What do ministers of culture actually do?

Answers to your questions about the news.
June 29 2007 6:36 PM

What Do Ministers of Culture Do?

Give away money, win Grammy awards, etc.

André Malraux. Click image to expand.
André Malraux

Commandos raided the Iraqi culture minister's house Tuesday to arrest him for a 2005 assassination attempt on a fellow politician. But he's not the only minister of culture grabbing headlines: Britain's culture secretary, Tessa Jowell, was replaced Thursday. What does a minister of culture do?

They oversee grants for the arts, fund public broadcasting, support museums, and generally seek to preserve and promote national identity. But beyond that, their responsibilities vary widely. In Britain, the Department for Culture, Media, and Sport also handles tourism and the 2012 Olympic Games, and has even spoken out against U.S. laws cracking down on Internet gambling. The responsibilities of Canada's culture minister—better known as the "heritage minister"—are largely ceremonial: attending awards functions, cocktail hours, etc. In Japan, the ministry devoted to culture also covers education, sports, science, and technology, plus maintenance of religious sites and promotion of the Japanese language. Culture ministries often play a regulatory role, too: In 2006, France's culture minister defended a law that would ban iTunes unless Apple made its format compatible with other music players; in Kazakhstan, the Ministry of Culture and Information can decide what films are appropriate for public consumption.

Advertisement

The modern office of culture minister traces back to French writer André Malraux, who served under Charles de Gaulle starting in 1959 and pushed for what he called the "democratization of culture"—making the arts available to everyone, not just the elite. Since then, many countries have drawn culture ministers from the artistic community. Brazil's current minister, Gilberto Gil, has been a prominent singer/songwriter since the late '60s, when he was exiled for political activities. (He's also one of the few government officials to win a Grammy.) Even after retiring, some culture ministers stay on as cultural ambassadors. France's former culture minister Jack Lang, for example, recently helped organize the Louvre Atlanta, a collaboration between the venerable Paris institution and Atlanta's High Museum of Art.

So, why doesn't the United States have a ministry of culture? For one thing, arts in the United States are largely privately funded, and the art world is less dependent on state support. A bunch of federal agencies perform the functions given to ministries of culture in other countries. That's not to say the idea for a ministry of culture—or something like it—hasn't been proposed. In 1859, President James Buchanan appointed a National Arts Commission, but it disbanded after two years. Teddy Roosevelt made a similar attempt 50 years later, and in 1937, during a fit of New Deal-fueled government expansion, a New York congressman introduced legislation to create a Department of Science, Art, and Literature, but the proposal never got beyond committee. Subsequent efforts to create a centralized cultural agency were hampered at least in part by negative associations with Nazi propaganda and "cultural planning" in the USSR.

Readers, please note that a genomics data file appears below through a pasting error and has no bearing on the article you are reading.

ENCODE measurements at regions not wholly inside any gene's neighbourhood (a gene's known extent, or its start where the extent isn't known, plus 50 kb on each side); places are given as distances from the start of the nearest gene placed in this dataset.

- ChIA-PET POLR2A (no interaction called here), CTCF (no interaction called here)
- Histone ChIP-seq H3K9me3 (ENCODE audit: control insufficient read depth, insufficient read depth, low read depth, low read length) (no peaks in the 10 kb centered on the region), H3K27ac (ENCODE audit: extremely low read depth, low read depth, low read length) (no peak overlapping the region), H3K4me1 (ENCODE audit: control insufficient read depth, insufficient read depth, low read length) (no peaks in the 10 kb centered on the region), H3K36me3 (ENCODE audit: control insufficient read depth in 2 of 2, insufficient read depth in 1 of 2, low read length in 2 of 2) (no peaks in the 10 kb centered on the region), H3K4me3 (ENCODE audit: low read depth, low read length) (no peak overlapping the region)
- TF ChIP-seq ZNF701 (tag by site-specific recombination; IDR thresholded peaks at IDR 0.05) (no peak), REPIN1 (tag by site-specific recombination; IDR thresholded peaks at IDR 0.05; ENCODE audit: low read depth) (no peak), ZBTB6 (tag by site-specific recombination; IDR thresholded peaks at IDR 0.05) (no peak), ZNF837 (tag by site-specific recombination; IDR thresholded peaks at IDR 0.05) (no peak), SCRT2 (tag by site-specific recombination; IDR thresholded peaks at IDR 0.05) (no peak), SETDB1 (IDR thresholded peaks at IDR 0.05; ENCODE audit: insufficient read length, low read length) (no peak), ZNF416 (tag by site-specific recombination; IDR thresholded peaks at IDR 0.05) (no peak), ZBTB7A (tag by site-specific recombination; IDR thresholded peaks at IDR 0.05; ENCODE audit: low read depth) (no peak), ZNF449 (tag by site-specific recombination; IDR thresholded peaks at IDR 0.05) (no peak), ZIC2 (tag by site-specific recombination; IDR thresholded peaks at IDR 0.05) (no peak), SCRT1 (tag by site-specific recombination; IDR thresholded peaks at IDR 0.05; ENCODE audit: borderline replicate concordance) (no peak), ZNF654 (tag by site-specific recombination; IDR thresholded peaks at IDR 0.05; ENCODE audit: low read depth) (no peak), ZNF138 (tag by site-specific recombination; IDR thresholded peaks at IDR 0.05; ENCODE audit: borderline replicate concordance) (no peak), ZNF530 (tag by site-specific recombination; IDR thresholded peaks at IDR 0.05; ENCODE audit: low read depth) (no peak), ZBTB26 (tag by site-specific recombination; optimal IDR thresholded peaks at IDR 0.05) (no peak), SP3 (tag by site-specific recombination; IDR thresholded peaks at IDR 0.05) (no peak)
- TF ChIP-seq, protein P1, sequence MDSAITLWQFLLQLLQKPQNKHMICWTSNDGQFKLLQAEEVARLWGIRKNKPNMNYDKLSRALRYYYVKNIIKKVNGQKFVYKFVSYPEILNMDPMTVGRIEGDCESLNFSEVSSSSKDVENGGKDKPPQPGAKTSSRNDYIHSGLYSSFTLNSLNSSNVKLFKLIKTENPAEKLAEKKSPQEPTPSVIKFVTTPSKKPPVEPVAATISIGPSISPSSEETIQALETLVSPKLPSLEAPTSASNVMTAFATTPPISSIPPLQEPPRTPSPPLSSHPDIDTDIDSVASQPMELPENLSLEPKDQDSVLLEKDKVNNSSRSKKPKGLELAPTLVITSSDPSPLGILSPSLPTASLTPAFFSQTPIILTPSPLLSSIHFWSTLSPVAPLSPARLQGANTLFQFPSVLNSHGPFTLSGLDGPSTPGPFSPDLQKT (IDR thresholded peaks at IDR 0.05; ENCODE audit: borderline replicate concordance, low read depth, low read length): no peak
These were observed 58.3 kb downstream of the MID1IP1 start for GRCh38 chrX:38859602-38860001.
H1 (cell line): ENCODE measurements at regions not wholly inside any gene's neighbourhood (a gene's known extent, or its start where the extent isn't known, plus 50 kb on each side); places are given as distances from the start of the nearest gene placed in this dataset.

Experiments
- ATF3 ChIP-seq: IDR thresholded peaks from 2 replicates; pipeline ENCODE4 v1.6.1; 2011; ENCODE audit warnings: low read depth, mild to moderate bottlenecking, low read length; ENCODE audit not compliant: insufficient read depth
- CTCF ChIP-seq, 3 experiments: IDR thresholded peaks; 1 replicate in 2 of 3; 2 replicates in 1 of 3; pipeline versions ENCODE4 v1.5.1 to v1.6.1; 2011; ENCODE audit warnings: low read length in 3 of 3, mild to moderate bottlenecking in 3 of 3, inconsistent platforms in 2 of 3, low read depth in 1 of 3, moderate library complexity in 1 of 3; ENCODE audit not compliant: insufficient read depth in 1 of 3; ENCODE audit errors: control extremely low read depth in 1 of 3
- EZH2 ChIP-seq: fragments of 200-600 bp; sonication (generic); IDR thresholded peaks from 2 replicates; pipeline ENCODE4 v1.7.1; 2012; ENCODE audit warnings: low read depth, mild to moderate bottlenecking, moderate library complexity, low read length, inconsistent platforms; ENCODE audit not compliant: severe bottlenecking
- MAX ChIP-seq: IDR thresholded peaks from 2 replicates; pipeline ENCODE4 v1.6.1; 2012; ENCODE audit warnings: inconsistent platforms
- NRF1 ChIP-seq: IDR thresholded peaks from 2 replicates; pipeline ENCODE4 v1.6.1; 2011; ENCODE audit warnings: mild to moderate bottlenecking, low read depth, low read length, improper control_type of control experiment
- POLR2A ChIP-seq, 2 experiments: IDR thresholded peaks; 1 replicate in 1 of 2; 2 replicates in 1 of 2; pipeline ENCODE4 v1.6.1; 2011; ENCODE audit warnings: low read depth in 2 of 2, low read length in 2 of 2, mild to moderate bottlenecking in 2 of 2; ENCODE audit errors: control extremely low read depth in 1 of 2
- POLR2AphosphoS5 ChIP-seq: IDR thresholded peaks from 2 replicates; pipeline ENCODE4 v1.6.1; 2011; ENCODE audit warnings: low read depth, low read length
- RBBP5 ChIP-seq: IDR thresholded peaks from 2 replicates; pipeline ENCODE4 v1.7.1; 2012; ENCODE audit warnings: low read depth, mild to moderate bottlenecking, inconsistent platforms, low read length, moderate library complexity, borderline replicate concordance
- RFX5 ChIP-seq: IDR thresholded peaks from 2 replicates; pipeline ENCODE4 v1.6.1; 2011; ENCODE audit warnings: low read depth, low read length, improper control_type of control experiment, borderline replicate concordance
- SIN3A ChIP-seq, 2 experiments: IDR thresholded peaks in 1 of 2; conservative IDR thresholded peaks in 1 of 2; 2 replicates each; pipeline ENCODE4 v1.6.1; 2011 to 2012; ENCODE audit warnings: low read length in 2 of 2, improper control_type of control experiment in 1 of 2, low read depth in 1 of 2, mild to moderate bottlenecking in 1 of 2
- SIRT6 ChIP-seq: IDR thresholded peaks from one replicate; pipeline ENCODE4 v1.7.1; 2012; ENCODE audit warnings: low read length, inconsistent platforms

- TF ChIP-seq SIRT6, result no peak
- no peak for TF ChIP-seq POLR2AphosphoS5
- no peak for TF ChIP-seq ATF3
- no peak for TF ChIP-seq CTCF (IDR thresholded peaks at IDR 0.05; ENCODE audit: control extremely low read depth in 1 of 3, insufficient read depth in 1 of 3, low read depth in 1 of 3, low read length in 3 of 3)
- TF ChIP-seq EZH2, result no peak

Got a question about today's news? Ask the Explainer.

Explainer thanks Guy Lepage of the Ontario Ministry of Culture, Peter C. Pfeiffer of Georgetown University, Agnes Vondermuhll of the French Embassy, and Margaret Wyszomirski of Ohio State University.

Christopher Beam is a writer living in Beijing.

TODAY IN SLATE

Medical Examiner

The Most Terrifying Thing About Ebola 

The disease threatens humanity by preying on humanity.

I Bought the Huge iPhone. I’m Already Thinking of Returning It.

Scotland Is Just the Beginning. Expect More Political Earthquakes in Europe.

Students Aren’t Going to College Football Games as Much Anymore

And schools are getting worried.

Two Damn Good, Very Different Movies About Soldiers Returning From War

The XX Factor

Lifetime Didn’t Think the Steubenville Rape Case Was Dramatic Enough

So they added a little self-immolation.

Politics

Blacks Don’t Have a Corporal Punishment Problem

Americans do. But when blacks exhibit the same behaviors as others, it becomes part of a greater black pathology. 

Why a Sketch of Chelsea Manning Is Stirring Up Controversy

How Worried Should Poland, the Baltic States, and Georgia Be About a Russian Invasion?

Trending News Channel
Sept. 19 2014 1:11 PM Watch Flashes of Lightning Created in a Lab  
  News & Politics
Weigel
Sept. 20 2014 11:13 AM -30-
  Business
Business Insider
Sept. 20 2014 6:30 AM The Man Making Bill Gates Richer
  Life
Quora
Sept. 20 2014 7:27 AM How Do Plants Grow Aboard the International Space Station?
  Double X
The XX Factor
Sept. 19 2014 11:33 AM Planned Parenthood Is About to Make It a Lot Easier to Get Birth Control
  Slate Plus
Slate Picks
Sept. 19 2014 12:00 PM What Happened at Slate This Week? The Slatest editor tells us to read well-informed skepticism, media criticism, and more.
  Arts
Brow Beat
Sept. 20 2014 3:21 PM “The More You Know (About Black People)” Uses Very Funny PSAs to Condemn Black Stereotypes
  Technology
Future Tense
Sept. 19 2014 5:03 PM White House Chief Information Officer Will Run U.S. Ebola Response
  Health & Science
Bad Astronomy
Sept. 21 2014 8:00 AM An Astronaut’s Guided Video Tour of Earth
  Sports
Sports Nut
Sept. 18 2014 11:42 AM Grandmaster Clash One of the most amazing feats in chess history just happened, and no one noticed.